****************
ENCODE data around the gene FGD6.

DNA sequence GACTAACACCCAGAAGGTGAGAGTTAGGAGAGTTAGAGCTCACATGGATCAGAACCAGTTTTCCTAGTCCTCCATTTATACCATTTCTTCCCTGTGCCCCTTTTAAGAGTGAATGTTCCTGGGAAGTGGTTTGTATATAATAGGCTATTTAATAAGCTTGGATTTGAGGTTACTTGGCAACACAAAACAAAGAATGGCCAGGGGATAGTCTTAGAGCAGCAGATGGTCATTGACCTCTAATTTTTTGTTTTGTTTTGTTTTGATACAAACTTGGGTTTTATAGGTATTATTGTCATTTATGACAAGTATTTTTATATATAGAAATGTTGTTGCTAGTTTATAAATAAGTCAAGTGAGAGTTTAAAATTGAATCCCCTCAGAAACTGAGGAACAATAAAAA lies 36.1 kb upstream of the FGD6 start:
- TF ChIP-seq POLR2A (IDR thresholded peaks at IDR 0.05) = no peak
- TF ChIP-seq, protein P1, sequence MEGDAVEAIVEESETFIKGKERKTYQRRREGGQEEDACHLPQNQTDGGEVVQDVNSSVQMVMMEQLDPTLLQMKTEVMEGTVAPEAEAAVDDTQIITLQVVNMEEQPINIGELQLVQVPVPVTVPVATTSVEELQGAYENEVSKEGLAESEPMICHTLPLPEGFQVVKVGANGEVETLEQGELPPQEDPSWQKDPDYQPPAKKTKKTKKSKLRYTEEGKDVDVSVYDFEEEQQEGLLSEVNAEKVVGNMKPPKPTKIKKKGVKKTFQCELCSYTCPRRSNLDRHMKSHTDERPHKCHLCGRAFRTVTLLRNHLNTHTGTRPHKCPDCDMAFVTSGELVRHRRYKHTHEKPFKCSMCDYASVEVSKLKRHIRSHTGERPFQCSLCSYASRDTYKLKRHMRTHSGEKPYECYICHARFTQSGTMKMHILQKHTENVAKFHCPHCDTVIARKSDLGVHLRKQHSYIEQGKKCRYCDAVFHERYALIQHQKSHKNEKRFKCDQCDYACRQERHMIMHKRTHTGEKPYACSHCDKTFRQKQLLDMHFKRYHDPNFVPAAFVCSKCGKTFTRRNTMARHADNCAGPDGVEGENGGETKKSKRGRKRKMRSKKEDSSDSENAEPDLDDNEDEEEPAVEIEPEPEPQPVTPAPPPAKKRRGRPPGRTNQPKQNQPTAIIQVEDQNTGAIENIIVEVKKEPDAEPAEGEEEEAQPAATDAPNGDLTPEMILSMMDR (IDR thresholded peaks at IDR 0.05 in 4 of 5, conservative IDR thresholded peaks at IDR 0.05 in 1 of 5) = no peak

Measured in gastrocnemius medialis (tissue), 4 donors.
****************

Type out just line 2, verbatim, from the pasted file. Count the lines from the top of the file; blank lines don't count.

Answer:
DNA sequence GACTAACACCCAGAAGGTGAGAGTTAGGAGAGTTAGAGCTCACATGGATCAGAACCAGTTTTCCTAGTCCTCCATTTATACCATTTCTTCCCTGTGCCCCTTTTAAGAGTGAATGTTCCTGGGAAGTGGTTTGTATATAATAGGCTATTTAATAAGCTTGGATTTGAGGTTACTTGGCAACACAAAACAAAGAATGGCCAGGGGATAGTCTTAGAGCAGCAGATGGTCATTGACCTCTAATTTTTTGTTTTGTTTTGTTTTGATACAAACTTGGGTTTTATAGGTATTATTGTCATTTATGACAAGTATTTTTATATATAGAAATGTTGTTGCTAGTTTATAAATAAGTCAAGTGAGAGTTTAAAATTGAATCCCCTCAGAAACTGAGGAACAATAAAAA lies 36.1 kb upstream of the FGD6 start: